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  • Provenance

    Marianne Boesky Gallery, New York

  • Catalogue Essay

    Takashi Murakami is one of the most prominent Japanese artists today. He is often compared to AndyWarhol as he not only appropriates pop-culture references, but creates images that become popular icons.The present lot uses one of the artist’s noted motifs – the multi-eyed mushroom.These candy-coloured creatures, covered in a psychedelic flow of cartoon eyes and dripping shiny swirls are fun, inviting and child-like while still carrying potentially darker connotations.
    These funny new fungal characters, Murakami explains, were in part inspired by the mushroom towel designs of Taisho-era artist Takahisaa Yumeji, who sought to find a balance between fine and applied, or popular, arts, and “used the mushroom as a cute motif that appealed to feminine taste.” Other crossover referential implications include their phallic shape, their propensity to propagate quickly, Alice in Wonderland, and the hallucinogenic properties of certain species. The atomic mushroom cloud, an image Murakami blew up to monumental mural scale in Time Bokan, 1993, marks another mushroom metaphor that plays off of the seeming cuteness of those he has produced here. These are not ordinary mushrooms. Under their colourful caps, the gills of the fungus have been transformed into horrific, razor-sharp teeth suggesting a surrealistic vagina dentata of Pablo Picasso’s most aggressive portraits. Covered with eyes, they become all seeing. D. Friis-Hansen, Takashi Murakami: The Meaning of the Nonsense of the Meaning, NewYork, 1999

  • Artist Biography

    Takashi Murakami

    Japanese • 1962

    Best known for his contemporary combination of fine art and pop culture, Takashi Murakami is one of the most acclaimed postwar Asian artists. Born in 1962, Murakami studied at Tokyo University of the Arts to train as an animator, but ultimately specialized and earned a Ph.D. in Nihonga, the academic style of traditional Japanese painting. Employing a bold graphic style infused with Japanese culture that has become widely recognizable, Murakami rose to fame in the 1990s for coining the term “Superflat.” Relating the flattened space of Japanese graphic art to the conflation of art and commerce in consumer culture, his Superflat theory bore into the eponymous postmodern art movement that has inspired an entire generation of contemporary Japanese artists. Creating supercharged, cartoon-like paintings and sculptures, the artist plays on the familiar aesthetic of anime and manga, rendering works that shatter the visual dichotomies between high and low art. Since 2002, Murakami has done numerous collaborations with various brands and celebrities including Louis Vuitton, Kanye West, Pharrell Williams, and Google.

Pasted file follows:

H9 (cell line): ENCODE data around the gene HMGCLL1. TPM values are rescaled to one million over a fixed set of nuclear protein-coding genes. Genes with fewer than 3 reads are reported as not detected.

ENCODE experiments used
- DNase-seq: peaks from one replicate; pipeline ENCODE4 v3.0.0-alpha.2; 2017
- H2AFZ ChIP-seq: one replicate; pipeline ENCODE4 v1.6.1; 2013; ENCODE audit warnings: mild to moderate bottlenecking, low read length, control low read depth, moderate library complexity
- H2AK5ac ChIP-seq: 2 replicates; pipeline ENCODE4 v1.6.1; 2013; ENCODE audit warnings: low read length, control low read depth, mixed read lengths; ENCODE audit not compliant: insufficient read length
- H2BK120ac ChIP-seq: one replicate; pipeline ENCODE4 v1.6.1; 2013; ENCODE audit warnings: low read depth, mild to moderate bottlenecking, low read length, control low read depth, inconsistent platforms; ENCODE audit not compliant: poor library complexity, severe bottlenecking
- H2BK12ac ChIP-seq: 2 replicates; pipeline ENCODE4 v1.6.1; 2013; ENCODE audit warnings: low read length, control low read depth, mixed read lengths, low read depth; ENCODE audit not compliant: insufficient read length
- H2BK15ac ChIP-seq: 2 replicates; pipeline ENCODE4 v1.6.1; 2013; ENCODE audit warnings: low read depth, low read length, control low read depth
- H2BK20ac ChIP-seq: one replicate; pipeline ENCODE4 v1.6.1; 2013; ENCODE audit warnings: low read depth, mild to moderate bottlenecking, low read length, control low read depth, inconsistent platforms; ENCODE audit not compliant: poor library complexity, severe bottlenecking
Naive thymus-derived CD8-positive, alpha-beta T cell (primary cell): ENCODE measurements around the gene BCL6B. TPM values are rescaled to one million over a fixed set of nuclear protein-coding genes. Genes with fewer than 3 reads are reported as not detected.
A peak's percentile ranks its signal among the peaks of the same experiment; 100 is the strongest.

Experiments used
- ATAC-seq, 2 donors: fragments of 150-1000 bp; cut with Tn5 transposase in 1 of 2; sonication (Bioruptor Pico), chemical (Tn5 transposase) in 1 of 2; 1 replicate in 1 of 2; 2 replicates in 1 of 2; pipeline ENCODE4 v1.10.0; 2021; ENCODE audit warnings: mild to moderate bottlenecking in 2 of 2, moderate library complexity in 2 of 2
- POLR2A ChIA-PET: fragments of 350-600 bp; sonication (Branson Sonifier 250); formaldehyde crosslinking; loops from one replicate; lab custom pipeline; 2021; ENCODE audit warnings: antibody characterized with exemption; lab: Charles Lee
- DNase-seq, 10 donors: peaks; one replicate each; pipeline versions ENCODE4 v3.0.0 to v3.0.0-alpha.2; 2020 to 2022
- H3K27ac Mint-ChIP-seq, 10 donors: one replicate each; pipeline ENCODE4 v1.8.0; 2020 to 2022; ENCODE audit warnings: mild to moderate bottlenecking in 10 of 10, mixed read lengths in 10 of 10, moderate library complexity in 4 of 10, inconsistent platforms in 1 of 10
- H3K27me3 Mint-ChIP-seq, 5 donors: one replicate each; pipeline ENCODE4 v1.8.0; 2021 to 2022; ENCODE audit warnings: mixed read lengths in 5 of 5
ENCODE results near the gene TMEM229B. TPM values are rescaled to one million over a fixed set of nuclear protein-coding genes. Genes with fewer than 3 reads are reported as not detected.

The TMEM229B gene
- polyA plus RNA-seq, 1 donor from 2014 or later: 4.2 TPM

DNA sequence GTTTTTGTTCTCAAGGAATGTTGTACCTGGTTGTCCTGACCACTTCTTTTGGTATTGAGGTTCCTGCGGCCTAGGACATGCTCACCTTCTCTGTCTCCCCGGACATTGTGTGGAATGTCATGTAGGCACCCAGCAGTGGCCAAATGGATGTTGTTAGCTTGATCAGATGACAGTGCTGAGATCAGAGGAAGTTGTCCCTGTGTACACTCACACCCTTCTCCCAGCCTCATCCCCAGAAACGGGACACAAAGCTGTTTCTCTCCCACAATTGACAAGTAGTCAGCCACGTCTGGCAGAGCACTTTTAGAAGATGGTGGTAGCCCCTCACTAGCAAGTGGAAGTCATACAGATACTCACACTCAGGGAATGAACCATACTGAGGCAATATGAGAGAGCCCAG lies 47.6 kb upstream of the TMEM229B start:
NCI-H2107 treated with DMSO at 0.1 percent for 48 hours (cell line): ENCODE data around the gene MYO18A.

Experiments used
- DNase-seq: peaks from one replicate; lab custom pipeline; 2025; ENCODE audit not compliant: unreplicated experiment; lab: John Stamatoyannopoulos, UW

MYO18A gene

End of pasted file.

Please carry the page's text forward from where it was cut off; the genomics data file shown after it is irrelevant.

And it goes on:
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Kinoko Isu


Fiberglass, steel and urethane paint.

40.6 x 292.1 x 88.9 cm. (16 x 115 x 35 in).

Number two from an edition of three plus two artist's proofs.

£500,000 - 500,000 

Sold for £288,500

KYOBAI, Japanese Art and Culture

3 Apr 2008, 6pm